In case you missed it, the Wall Street Journal this week ran a compelling interview with Greg Christie, one of the first engineers involved in developing the iPhone. The story details some of the hurdles that the original iPhone team had to traverse, providing some newfound nuggets of information in the process.
[Steve] Jobs ordered employees working on the project at home to use a computer in a secluded part of the house to prevent anyone from accidentally seeing details. He also demanded that employees encrypt digital images of the device.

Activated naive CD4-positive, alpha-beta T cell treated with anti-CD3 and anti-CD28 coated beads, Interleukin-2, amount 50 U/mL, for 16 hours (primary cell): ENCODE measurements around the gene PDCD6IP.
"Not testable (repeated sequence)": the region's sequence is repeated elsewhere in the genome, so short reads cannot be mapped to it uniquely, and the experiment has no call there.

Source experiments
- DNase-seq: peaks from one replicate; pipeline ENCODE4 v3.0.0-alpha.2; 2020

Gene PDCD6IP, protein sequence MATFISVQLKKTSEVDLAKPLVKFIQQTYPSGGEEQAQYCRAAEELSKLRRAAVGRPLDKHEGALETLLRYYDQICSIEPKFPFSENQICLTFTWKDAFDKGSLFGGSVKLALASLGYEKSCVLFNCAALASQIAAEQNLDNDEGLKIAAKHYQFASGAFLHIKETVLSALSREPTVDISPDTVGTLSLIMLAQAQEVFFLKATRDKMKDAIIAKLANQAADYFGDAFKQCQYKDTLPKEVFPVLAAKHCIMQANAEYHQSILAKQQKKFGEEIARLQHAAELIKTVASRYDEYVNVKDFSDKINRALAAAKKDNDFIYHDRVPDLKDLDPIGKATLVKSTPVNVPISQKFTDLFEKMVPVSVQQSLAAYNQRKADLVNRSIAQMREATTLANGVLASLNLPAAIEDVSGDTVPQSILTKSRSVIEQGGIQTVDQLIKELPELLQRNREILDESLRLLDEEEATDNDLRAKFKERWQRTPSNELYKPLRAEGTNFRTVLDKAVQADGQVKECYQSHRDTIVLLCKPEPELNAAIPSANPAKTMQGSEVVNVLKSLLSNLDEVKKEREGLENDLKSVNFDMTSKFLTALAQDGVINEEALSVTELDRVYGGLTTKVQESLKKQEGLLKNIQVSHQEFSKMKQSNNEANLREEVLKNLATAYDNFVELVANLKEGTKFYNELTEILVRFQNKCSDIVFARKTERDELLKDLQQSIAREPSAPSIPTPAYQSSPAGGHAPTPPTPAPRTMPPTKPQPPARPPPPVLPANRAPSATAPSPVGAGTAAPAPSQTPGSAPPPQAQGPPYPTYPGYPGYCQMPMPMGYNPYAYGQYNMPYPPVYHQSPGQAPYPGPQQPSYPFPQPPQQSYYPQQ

The green light in early 2005 was the start of what Mr. Christie called a "2½- year marathon." It involved rethinking every part of the phone from how to check voice mail to how to display a calendar. Mr. Jobs obsessed over every detail.
Particularly intriguing was a photo depicting what one of the first iPhone testing setups looked like.The photo above, taken in 2006, shows a phone testing rig hooked up to an old PowerMac G3 to better simulate "the slower speeds of a phone's hardware."
Going from that to the pocketsized iPhone is nothing short of astounding.
Photo provided by Apple to WSJ